For instance, Cynthia Baldwin, former board chair, is now Penn State vice president and general counsel. Mr. Garban was senior vice president of finance and operations/treasurer before assuming his board leadership.
And in November, when Penn State needed an acting athletic director, it tapped board member David Joyner. His trustee seat was suspended so he could take the job.
While university boards generally conduct business without serious public discord, some alumni at Penn State wonder if their board is particularly constrained.
Published guidelines instruct trustees to "speak openly within the board and publicly support decisions reached by the Board" and to maintain confidentiality "without exception."
With Mr. Paterno and Mr. Spanier, the university's two most visible fundraisers, now out of the picture, the school will likely be under greater pressure in the coming months to maintain strong ties with its network of half a million alumni.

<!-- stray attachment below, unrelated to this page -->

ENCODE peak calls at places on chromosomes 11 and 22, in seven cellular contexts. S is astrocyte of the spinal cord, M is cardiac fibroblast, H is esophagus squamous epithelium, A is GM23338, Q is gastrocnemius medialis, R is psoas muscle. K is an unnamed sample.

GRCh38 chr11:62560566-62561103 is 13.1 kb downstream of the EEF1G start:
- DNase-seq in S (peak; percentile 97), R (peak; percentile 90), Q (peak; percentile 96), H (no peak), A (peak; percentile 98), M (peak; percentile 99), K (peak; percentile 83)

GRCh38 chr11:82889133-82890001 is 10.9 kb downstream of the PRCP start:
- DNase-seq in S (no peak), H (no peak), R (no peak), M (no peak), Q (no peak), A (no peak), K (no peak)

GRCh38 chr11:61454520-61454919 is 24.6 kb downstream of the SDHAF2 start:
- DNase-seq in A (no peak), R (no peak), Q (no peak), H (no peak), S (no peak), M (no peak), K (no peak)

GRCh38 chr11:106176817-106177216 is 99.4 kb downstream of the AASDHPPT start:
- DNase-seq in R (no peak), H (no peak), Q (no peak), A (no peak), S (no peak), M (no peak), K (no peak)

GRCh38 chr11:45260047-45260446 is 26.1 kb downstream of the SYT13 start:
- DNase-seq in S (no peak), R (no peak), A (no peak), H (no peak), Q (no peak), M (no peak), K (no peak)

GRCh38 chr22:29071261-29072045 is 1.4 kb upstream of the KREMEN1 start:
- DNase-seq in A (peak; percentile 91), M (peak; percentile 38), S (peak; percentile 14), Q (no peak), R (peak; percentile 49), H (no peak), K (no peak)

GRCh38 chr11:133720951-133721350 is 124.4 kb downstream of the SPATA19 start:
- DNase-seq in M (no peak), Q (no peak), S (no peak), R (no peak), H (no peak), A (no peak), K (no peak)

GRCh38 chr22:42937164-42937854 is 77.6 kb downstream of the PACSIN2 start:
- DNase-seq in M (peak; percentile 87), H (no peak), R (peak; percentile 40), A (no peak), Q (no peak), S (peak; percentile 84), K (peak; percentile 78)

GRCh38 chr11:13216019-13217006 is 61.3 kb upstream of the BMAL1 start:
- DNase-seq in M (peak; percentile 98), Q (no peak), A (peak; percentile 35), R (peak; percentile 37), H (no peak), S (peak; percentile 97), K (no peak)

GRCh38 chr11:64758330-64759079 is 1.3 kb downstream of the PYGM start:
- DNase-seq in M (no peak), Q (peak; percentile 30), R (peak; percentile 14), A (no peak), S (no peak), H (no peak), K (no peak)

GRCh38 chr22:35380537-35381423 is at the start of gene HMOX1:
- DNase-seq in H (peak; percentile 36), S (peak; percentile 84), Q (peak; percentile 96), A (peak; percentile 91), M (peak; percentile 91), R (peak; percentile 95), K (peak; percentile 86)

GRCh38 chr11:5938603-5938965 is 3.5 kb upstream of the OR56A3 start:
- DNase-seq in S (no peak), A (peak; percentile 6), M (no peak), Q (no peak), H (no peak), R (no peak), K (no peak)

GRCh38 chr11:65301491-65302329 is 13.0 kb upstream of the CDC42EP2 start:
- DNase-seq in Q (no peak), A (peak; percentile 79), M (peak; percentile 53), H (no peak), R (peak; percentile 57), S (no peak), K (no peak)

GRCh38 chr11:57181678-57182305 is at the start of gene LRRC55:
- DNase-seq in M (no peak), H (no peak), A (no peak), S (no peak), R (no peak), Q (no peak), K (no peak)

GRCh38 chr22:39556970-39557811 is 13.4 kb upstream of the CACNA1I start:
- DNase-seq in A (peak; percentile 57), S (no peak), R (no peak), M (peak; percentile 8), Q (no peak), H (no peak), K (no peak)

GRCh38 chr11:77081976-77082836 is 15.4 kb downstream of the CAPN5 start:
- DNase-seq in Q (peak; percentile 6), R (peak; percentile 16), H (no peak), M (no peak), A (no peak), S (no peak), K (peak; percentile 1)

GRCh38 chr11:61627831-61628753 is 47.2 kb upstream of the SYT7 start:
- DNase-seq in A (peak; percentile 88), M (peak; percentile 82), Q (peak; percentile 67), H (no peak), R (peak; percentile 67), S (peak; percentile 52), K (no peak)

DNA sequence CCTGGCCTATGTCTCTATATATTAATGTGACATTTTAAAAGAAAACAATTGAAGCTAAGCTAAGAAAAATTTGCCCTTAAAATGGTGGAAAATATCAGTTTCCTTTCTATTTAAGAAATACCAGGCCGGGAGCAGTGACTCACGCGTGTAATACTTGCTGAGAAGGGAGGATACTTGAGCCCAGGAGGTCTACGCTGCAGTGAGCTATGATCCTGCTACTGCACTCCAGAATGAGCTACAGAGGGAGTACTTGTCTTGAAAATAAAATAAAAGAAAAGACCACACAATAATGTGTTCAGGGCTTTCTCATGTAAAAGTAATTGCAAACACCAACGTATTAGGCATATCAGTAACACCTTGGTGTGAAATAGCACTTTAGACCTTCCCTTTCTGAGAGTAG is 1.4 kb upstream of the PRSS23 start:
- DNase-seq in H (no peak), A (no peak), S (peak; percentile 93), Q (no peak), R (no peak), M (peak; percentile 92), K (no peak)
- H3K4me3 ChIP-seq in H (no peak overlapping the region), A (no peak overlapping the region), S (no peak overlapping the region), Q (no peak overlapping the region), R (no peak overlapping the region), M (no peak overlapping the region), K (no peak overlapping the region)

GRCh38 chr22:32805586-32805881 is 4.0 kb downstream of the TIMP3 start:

It raises the stakes even further for Mr. Erickson as he begins his alumni meetings.
Roger L. Williams, executive director of the Penn State University Alumni Association, told members in a message days before the Christmas break that their ranks had been traumatized but were generally holding together.
"It's true: A number of Alumni Association members have resigned from our ranks over the last month -- a relatively small number," he wrote. "It's also true that nearly all of our members are standing strong."
Mr. William's remarks, posted on the association's website, did not specify how many of the group's 165,000 dues-paying members had quit. He could not be reached for comment for this story.
"This could have happened anywhere, to any institution," Mr. Williams wrote. "Unfortunately, it happened here. But we are dealing with it and beginning to move forward.
First Published January 8, 2012 12:00 am